aunty royal | 02.05.2011 11:44 | Public sector cuts
wedding while £billions are cut to jobs benefits and services.
These ones left us in no doubt about the privilege of the real royals and the contempt they have for ordinary people, as they held signs up saying 'Celebrate, peasants' and 'Let them eat cake'. David Cameron turned up brandishing scissors to make "cuts" with, and boasted that it was a wedding of mass distraction from the slashing of jobs, benefits, and services (which run to hundreds of millions in Newcastle alone).
Luckily some of us commoners had baked cakes, and a mobile sound system had turned up, so we could revolt against the disgusting royals. We handed out cakes and leaflets at Monument, and were joined by members of the public of all ages in celebrating the bank holiday (but definitely not the royal wedding!)
Almost everyone we came across (bar a couple of angry monarchists) was supportive and receptive to our message, lots of people (old and young) expressed anti-royal sentiments, but even some people who had enjoyed watching the wedding said that they supported our anti-cuts message and thought the royals should have paid for their own wedding.
Later in the afternoon we became mobile, taking the Anti-Royal Roadshow to appear outside Vodaphone, Boots, Barclays and Tescos. Even some of the royals joined in with dancing to the music, (although the Queen's head did end up on a stick, much to the delight of some passers-by!).
We were angry about the obscenity of the Royal wedding, which has been paid for from the public purse with estimates in cost ranging between £20 and £48 million (Kate's dress alone cost twice the amount of a nurses' annual salary!). This, along with other the other concessions given to the rich and privileged (like bailing out the banks, and letting Vodafone off from paying a £6bn tax bill), contrast with the cuts to jobs, benefits, and services which the rest of us are experiencing. In Newcastle, cuts to the education budget alone total £28 million, services such as Chirton House respite centre for the elderly are being closed completely, 170 staff at Newcastle College face losing their jobs, and youth services are being chopped. The government is making £6bn cuts to benefits, by among other things cutting benefits to disabled people and making cuts to housing benefit that could lead to homelessness for large numbers of people (and in the process undermining the pay and conditions of people in work). Meanwhile, security companies like G4S report record profits, and Rupert Murdoch's News Corps reported profits of $2.5 billion last year. At the same time, money is being spent on things like wars, and recommissioning Trident nuclear weapon system (estimated at over £80 billion over 25 years).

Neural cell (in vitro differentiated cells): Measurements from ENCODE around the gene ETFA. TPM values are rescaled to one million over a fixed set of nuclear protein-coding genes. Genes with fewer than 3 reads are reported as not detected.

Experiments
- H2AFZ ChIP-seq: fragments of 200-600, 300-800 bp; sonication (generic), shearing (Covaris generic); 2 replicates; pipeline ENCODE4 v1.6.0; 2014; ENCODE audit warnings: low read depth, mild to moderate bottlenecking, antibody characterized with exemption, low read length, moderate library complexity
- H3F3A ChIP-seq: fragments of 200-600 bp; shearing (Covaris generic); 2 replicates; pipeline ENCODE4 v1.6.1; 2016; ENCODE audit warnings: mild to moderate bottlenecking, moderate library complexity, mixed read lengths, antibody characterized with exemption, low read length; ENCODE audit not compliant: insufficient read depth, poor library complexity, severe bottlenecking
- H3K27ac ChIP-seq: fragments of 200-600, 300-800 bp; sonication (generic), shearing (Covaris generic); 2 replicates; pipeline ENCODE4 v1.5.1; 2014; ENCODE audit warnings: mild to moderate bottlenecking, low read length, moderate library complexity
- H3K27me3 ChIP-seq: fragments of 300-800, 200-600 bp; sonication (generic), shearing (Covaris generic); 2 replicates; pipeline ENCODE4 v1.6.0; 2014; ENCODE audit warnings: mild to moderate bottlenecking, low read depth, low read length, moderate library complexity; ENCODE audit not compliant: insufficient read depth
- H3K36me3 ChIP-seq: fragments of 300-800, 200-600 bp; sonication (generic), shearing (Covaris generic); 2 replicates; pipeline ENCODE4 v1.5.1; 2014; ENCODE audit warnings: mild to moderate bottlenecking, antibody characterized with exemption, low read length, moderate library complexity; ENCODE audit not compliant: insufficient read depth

These current cuts will have a terrible impact, but they are just the latest and most visible problem. The current 'crisis' is ongoing, in a system based on putting profit before people, where the richest 1% own 40% of the world's wealth while almost half the world's population live on less than a dollar a day, and here in Newcastle almost a third of children live in poverty. Fighting the cuts is a starting point in fighting for a different way of organising and the end to a system that puts the desires of the few before the needs of the many.
And on Friday, sharing cake, music, and humour with others and talking about the cuts was a small start to doing this.